The Ethical Component of Business

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Business owners face many struggles on the road to success. They must make decisions on a daily basis that could alter the likelihood of survival in today’s market. Some of the decisions are straight forward in nature and include things such as the business product or service, location of operation, the size of the target market (local, national, global, or other), and identifying sources of capital. Each of these decisions forces business owners to weigh pros and cons regarding benefiting the business, shareholder needs, legality issues, geographic concerns and other easily discernible matters. The decisions that tend to be more difficult in nature are the same decisions that seem to offer less formal guidance. These decisions involve ethics of business. Business owners at one time or another are often forced to identify a code of ethics for application in their daily business operations. Typically, at least some part the code of ethics designed for the business will vary from an individual’s personal ethics. A code of ethics is necessary for business owners and their employees to ensure everyone knows and understands which behavior is acceptable as right and wrong as it pertains to the individuals and the business as a whole.

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      The idea of good ethics is generally expected in the business landscape of the United States. A popular term used in conjunction with the idea of good business ethics is accountability. Accountability refers to the fact that every “person is responsible or answerable to someone.” (Robinson, 2009  Another common term with regard to ethics is liability. Liability insists that every person “is responsible for something or someone.” (Robinson, 2009) By looking at these two terms, the importance of good business ethics can be identified as something that affects coworker-manager relations, as well as customer-client relations. Because ethics can involve so many relationships in business, practicing ethics that support a prosperous business is essential.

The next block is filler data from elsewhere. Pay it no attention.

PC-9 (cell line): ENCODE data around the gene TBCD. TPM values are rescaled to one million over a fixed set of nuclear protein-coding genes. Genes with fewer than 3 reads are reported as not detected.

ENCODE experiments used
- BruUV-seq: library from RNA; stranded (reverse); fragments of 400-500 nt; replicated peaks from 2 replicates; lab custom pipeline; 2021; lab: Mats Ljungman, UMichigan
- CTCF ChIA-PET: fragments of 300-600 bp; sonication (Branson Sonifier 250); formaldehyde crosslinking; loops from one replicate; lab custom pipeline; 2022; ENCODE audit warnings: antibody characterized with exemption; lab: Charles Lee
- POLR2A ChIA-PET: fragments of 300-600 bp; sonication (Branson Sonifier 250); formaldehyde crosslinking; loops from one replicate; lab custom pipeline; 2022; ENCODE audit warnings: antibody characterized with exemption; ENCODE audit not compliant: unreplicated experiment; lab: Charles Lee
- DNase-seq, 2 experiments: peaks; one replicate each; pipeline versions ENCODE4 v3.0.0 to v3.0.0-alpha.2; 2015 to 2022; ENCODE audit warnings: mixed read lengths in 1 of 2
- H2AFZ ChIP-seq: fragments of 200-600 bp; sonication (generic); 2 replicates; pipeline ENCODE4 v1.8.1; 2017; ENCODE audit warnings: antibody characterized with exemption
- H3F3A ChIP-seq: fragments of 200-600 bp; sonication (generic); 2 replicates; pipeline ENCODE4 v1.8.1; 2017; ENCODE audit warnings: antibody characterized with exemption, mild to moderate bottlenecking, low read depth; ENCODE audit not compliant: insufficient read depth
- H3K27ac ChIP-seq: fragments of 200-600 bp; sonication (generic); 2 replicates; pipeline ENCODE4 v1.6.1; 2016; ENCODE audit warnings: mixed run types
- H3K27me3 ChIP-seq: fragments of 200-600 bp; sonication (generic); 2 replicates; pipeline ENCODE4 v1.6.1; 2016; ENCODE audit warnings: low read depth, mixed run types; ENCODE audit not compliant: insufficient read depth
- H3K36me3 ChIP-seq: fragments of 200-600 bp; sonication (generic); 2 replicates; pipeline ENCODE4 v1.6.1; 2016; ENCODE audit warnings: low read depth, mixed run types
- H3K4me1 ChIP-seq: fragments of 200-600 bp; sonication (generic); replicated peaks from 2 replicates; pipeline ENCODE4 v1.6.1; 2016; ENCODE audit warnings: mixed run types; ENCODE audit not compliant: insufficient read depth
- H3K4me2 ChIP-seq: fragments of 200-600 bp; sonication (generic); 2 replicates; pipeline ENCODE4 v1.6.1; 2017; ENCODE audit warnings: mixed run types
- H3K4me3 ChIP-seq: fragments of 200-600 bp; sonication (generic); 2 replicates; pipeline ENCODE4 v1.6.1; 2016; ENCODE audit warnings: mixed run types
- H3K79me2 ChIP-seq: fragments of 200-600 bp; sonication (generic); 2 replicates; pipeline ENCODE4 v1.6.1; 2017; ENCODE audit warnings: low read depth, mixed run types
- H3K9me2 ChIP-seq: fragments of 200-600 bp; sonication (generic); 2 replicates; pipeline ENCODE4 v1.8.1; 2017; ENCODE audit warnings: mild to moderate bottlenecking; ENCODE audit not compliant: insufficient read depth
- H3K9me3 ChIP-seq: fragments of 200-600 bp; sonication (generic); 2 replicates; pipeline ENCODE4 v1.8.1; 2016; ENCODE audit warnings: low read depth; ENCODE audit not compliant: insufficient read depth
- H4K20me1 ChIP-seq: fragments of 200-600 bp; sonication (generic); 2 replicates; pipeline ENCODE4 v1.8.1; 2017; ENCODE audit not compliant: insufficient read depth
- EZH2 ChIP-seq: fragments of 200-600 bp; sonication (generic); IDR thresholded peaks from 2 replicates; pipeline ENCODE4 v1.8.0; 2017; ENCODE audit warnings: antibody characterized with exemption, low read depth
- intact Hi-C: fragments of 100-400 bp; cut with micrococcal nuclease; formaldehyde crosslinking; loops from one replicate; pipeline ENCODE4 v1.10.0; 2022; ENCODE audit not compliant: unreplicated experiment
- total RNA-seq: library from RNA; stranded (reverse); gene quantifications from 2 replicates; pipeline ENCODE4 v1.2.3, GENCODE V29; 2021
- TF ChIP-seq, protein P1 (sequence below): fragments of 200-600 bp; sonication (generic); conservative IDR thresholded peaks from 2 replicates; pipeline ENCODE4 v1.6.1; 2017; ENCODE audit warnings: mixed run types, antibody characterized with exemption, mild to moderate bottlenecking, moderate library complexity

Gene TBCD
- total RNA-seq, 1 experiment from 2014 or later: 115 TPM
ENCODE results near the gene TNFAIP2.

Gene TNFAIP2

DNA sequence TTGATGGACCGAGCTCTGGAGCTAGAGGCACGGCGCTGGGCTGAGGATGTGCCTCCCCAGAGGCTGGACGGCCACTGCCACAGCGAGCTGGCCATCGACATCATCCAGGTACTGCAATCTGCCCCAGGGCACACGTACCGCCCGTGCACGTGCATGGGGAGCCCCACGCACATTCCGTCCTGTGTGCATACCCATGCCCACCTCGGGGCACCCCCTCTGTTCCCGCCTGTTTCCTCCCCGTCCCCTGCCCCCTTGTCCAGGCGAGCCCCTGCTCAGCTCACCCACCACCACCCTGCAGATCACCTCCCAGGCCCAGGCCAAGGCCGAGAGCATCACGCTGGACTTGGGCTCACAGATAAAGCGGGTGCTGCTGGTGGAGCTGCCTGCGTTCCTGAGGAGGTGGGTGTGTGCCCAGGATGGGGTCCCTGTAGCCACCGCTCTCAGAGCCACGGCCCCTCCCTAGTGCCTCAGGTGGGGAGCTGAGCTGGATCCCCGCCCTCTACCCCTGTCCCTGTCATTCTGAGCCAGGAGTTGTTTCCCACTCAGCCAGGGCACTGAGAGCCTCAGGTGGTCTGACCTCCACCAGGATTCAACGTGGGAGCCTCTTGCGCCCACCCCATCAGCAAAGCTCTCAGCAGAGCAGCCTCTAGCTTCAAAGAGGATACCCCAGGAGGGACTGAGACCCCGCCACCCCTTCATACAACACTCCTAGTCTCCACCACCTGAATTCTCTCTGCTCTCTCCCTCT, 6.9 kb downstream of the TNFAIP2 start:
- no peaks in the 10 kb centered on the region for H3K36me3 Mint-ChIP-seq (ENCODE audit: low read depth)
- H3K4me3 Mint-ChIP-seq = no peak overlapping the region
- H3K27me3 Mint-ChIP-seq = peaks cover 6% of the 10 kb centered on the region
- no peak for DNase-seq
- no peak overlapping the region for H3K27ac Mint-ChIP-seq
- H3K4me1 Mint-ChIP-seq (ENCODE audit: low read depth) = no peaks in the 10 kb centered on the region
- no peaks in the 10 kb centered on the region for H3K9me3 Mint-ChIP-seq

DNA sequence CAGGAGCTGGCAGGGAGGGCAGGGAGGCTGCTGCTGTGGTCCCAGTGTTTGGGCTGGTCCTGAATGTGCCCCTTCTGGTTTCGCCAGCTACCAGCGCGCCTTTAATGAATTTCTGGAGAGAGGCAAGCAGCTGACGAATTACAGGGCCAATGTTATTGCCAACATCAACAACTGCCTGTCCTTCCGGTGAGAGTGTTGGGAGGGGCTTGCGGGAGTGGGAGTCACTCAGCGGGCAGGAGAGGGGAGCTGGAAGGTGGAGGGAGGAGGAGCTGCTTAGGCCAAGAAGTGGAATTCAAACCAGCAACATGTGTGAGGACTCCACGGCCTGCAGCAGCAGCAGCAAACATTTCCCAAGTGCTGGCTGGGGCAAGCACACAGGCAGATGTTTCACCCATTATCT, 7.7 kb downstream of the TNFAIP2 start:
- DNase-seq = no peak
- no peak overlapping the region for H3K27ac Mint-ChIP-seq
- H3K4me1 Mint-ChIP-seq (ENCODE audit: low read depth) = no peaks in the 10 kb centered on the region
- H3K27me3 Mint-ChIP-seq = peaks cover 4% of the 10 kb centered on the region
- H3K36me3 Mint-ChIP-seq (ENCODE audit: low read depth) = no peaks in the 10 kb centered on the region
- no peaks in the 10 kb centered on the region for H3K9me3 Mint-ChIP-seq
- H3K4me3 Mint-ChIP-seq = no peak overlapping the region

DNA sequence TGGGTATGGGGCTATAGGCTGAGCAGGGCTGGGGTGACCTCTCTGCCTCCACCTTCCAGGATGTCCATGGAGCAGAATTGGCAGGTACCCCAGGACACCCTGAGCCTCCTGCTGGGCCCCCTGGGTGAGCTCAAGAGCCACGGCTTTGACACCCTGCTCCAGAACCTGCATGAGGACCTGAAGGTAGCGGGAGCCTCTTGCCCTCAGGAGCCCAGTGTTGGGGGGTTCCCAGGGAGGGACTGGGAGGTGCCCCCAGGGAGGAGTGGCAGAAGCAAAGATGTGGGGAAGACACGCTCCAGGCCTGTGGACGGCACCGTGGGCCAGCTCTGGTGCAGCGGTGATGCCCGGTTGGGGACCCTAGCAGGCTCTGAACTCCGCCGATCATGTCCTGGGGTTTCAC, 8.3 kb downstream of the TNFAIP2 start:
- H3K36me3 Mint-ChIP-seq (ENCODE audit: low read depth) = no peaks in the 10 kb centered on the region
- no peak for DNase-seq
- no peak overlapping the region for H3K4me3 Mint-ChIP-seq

When managers have employees behaving unethically or opposing behaviors that “enjoin virtues of honesty, compassion and loyalty” (Velasquez, 2008) the resulting internal conflicts could cause disruption to the organizational culture and overall productivity. Personal conflicts among co-workers and trust issues with management could hamper workflow and communication. Likewise, unethical behavior involving customers and the business could result in lost sales, lack of referrals, and cancelled accounts. Information from the Mark Kula Center for Applied Ethics at Santa Clara University indicates that often customers who feel they are being treated unfairly or feel that businesses are withholding vital information and keeping secrets believe that unethical behavior is occurring. Additionally, questions of morality and suspecting a business or one of its representatives is doing something immoral can lead to questioning whether good business ethics of an organization are wavering. (Velasquez, 2008) An example of wavering business ethics involves Baltimore Mayor Sheila Dixon who was recently convicted for “fraudulent misappropriation for improperly using several hundred dollars in gift cards,” as stated in The Wall Street Journal. (McKinnon & Radnofsky, 2009) While the conviction obviously indicates a violation of law, the ethical concerns of the situation are overwhelming and common. Government officials, law enforcement, and any public servant who works in a position of authority and accepts a gift of monetary value can expect to be faced with questions regarding ethics. One of the primary concerns is favoritism to whoever provides the gifts. (Davis, B, 2009) The gifts can be in exchange for anything to include fixing a ticket, awarding government contracts for various products and services, ignoring legal infractions, providing jobs, influencing decisions, and appointing certain individuals to positions of authority in the community. Financial gain seems to be one of the most prevalent ethical battles in America today. In a struggling economy where unemployment is quite high (www.bls.gov/lau/) it should not be a surprise that where ethical concerns exist, it usually revolves around money. In the case of Mayor Dixon, money was a major component and motivator in her case.